North Dakota’s roadside pheasant survey conducted in late July and August indicates total birds and number of broods are down statewide from 2015.
Aaron Robinson, upland game management supervisor for the North Dakota Game and Fish Department, said the survey shows total pheasants are down 10 percent from last year. In addition, brood observations were down 7 percent, while the average brood size was down 8 percent. The final summary is based on 276 survey runs made along 105 brood routes across North Dakota.
“Compared to last year, our late summer roadside counts indicate pheasant hunters are going to have to work harder to find more pheasants in most parts of the state, with fewer young roosters showing up in the fall population,” Robinson said. “As always, there will be local areas within all four pheasant districts where pheasant numbers will be both better and below what is predicted for the district.”
Statistics from southwestern North Dakota indicate total pheasants were down 21 percent and broods observed down 19 percent from 2015. Observers counted 21 broods and 168 birds per 100 survey miles. The average brood size was 5.5.
Results from the southeast show birds are down 4 percent from last year, and the number of broods up 1 percent. Observers counted eight broods and 62 birds per 100 miles. The average brood size was 5.0.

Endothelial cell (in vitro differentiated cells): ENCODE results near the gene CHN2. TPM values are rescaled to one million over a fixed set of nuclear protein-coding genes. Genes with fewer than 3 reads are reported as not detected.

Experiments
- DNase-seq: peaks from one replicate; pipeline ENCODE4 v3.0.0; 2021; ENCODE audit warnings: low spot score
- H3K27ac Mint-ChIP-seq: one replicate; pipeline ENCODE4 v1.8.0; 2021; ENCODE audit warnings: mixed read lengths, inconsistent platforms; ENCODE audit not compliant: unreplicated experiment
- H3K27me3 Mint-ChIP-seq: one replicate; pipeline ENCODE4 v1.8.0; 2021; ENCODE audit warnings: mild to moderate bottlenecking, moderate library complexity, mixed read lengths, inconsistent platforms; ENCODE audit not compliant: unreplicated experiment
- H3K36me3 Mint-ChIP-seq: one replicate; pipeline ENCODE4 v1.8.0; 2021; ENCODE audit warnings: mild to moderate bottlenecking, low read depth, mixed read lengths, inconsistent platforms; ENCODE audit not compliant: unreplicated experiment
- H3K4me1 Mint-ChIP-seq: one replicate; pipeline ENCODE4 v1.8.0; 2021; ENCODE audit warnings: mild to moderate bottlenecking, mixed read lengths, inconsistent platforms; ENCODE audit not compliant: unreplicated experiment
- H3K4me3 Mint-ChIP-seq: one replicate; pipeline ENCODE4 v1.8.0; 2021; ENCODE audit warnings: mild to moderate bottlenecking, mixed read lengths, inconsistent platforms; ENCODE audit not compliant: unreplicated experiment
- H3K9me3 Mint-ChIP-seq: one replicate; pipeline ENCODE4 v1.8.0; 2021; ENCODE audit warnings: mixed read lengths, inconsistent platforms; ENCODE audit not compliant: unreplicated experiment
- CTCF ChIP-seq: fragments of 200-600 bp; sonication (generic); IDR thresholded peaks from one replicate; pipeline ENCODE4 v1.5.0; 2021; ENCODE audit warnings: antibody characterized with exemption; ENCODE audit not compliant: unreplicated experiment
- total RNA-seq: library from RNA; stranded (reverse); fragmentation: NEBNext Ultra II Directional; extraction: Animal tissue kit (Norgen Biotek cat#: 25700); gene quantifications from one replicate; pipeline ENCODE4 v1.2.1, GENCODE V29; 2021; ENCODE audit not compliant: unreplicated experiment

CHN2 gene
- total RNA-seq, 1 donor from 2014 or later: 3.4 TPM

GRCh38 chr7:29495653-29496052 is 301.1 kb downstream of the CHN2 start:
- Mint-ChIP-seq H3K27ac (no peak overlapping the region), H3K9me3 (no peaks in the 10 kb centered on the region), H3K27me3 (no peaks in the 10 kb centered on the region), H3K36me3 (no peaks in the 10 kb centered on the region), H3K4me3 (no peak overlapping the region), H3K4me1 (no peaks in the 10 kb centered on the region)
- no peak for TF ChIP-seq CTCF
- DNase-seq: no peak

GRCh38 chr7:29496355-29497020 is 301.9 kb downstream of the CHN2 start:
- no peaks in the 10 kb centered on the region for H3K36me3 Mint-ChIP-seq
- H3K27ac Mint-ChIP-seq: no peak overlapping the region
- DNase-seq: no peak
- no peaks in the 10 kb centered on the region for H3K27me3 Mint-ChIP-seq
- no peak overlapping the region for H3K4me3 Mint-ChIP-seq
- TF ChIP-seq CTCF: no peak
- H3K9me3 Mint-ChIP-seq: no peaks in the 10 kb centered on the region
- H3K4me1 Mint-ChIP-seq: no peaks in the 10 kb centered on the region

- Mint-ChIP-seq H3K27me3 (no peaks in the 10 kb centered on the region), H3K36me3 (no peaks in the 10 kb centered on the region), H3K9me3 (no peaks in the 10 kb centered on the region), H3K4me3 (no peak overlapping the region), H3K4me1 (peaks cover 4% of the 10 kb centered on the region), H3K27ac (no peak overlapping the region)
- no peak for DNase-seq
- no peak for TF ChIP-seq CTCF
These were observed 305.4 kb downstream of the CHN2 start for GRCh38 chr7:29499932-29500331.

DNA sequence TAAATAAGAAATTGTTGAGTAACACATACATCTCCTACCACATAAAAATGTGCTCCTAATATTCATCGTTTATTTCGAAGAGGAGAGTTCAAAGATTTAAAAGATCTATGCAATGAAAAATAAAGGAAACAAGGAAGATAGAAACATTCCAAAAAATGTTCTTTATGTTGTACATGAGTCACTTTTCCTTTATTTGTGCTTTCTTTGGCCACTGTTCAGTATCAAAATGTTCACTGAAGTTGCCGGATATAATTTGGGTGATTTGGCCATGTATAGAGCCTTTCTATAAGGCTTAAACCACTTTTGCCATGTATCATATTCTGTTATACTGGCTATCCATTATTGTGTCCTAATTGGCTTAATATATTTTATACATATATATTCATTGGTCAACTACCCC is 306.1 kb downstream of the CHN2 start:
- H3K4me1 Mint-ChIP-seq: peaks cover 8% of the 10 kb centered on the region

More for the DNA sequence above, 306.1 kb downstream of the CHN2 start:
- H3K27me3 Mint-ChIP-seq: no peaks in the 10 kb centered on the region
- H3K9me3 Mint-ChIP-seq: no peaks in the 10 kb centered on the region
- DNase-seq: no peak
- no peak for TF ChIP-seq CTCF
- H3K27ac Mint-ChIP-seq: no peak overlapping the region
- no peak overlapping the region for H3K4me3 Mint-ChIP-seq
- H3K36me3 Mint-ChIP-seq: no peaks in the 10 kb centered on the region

Statistics from the northwest indicated pheasants are up 129 percent from last year, with broods up 161 percent. Observers recorded 12 broods and 93 birds per 100 miles. Average brood size was 6.1.
The northeast district, generally containing secondary pheasant habitat, with much of it lacking good winter cover, showed two broods and 14 birds per 100 miles. Average brood size was 3.9. Number of birds observed remained the same, and the number of broods recorded was up 5 percent.
The 2016 regular pheasant season opens Oct. 8 and continues through Jan. 8, 2017. The two-day youth pheasant hunting weekend, when legally licensed residents and nonresidents ages 15 and younger can hunt statewide, is set for Oct. 1-2.